Re:Gold goes to... (1)

shutdown -p now (807394) | more than 3 years ago | (#35931574)

Because nothing of major importance to world history happened in Estonia

It was one of the two Nazi-occupied countries that were declared Judenfrei (completely free of Jews - usually achieved through eradication), along with Luxembourg.

Re:Gold goes to... (1)

dunkelfalke (91624) | more than 3 years ago | (#35934536)

Which was an easy thing to do, unfortunately - both countries are tiny. But while larger than Luxemburg, Estonia is much less important. I should know - I was born there.

Re:Gold goes to... (1)

Freultwah (739055) | more than 3 years ago | (#35934670)

Yeah, that's the black eye. The Jewish community was very small, the majority of them managed to flee from the Nazis to Russia, quite many were hidden from the Nazis by Estonians themselves, but a visible bunch were indeed murdered.

NKorea not worth mentioning (0)

Anonymous Coward | more than 3 years ago | (#35928438)

It's been said that in NKorea, they have their own internet. It's one giant WAN. But, if you wish to gain access to the outside, you will have an MP officer standing behind. It's to ensure you don't breach a signed contract in blood that you won't go outside your pre-defined scope/objective at research.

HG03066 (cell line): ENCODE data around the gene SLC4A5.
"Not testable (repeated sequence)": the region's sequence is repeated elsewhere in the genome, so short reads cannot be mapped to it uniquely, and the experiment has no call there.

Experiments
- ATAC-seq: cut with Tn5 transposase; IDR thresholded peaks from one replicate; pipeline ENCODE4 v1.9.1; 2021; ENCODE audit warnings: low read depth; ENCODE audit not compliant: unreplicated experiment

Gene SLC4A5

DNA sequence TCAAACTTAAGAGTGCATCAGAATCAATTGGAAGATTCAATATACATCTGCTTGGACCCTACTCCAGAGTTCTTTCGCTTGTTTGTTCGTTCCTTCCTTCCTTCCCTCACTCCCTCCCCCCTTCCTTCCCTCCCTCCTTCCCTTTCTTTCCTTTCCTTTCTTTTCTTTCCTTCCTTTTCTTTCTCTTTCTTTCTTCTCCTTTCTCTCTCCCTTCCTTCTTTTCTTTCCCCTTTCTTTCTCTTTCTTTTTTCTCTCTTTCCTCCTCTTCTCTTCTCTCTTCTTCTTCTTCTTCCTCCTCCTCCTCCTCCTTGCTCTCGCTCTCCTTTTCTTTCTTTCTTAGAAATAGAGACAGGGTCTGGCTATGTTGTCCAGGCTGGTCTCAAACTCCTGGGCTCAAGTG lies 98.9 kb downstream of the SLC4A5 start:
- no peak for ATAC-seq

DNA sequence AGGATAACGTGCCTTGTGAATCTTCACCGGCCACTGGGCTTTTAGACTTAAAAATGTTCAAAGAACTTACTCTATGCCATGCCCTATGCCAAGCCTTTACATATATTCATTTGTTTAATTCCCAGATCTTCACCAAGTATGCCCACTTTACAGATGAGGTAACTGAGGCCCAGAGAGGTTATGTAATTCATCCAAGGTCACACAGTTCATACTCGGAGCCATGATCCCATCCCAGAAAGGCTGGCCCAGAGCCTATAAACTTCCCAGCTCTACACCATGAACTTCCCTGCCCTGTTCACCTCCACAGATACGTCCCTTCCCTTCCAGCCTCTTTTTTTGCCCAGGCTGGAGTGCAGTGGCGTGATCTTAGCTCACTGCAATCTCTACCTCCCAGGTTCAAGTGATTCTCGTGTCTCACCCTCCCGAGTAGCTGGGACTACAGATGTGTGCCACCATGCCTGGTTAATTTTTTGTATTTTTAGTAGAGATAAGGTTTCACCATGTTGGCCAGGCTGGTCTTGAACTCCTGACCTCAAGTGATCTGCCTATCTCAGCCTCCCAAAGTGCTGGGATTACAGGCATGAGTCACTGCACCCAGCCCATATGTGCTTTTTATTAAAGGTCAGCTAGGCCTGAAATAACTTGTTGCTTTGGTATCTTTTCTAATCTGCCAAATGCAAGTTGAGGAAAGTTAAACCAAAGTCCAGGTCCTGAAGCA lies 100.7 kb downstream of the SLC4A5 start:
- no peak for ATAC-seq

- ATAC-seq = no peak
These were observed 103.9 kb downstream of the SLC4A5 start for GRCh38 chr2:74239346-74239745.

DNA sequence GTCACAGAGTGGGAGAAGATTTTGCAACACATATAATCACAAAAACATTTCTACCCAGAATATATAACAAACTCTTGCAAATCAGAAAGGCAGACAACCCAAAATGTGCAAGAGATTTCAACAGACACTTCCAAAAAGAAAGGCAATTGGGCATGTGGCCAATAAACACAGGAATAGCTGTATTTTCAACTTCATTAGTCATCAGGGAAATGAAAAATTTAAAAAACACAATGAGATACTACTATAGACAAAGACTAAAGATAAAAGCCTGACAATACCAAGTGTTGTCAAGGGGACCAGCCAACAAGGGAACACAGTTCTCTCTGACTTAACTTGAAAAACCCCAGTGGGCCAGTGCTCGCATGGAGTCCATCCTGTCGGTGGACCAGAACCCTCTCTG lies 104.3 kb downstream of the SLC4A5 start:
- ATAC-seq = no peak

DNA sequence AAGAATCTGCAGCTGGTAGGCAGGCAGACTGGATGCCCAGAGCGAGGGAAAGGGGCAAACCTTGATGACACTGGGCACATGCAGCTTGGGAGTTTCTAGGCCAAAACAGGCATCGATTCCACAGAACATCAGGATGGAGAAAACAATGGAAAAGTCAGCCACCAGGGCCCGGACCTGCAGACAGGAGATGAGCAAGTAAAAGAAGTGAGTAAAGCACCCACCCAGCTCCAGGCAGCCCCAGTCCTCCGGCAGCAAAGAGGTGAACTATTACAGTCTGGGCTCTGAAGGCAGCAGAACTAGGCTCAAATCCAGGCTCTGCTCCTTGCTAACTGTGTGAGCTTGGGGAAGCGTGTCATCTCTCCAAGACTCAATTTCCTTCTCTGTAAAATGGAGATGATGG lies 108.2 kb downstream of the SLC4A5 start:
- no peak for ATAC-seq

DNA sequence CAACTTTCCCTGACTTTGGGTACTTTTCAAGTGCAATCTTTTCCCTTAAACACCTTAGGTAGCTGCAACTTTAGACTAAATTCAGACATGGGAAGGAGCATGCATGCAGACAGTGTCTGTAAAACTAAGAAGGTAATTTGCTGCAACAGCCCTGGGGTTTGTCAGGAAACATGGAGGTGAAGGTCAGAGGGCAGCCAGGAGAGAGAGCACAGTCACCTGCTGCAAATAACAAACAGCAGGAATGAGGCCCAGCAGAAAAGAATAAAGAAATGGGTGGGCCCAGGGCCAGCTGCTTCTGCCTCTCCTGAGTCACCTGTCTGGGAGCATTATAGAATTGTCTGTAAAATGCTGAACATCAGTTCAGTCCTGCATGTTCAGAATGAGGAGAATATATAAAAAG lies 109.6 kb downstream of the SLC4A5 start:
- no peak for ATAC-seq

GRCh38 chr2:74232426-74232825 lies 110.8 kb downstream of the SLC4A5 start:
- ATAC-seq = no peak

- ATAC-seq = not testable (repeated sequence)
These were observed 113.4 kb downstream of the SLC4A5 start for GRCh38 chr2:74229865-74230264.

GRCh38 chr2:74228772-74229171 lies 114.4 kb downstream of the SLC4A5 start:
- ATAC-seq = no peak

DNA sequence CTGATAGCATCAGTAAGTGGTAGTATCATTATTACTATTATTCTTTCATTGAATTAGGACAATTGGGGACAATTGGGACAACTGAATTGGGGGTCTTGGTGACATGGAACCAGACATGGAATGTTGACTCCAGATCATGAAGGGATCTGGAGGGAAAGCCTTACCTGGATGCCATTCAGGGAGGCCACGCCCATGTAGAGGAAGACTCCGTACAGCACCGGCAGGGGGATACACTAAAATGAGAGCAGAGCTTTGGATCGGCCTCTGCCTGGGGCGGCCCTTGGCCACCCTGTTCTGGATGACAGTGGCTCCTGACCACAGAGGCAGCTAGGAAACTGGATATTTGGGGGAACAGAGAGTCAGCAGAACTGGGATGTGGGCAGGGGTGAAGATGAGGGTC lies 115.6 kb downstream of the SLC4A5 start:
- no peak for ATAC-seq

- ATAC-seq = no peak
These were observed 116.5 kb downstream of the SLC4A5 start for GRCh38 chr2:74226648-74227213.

God forbid someone stumbles upon a typo-squatted site where porn pops all over the place. Talk about a land-mind moment with a bullet to the head.

Larry Ellison: Americas Greediest CEO (-1)

Anonymous Coward | more than 3 years ago | (#35928448)

http://toomuchonline.org/americas-greediest-the-2009-top-ten/

1: Larry Ellison

Larry Ellison appeared on our “greediest” list last year. He may appear every year. No one may better personify, personally and professionally, the self-absorption, arrogance, and insensitivity that separates the merely greedy from the greediest.

In 2008, Ellison, the CEO of Oracle business software, contested the $166.3 million tax appraisal on his Northern California estate. The assessment appeals panel gave him a $3 million tax refund in a ruling that will cost the local school system an annual $250,000, the cost of hiring and supplying three teachers.

Ellison, the holder of a $27 billion fortune, spent a good bit of 2009 sparing no expense to build a yacht speedy enough to win next year’s America’s Cup, the world’s top sailing race. His new racing yacht has a $10-million mast “18-stories tall and sails large enough to cover a baseball infield.” Some 30 designers and scientists spent 130,000 hours putting the vessel together.

For more casual water fun, Ellison takes to the seas on his 453-foot mega yacht, the Rising Sun, a boat he co-owns with Hollywood mogul David Geffen. This five-story little ship boasts 82 rooms and a basketball court that doubles as a helicopter pad. The construction cost in 2004: $200 million.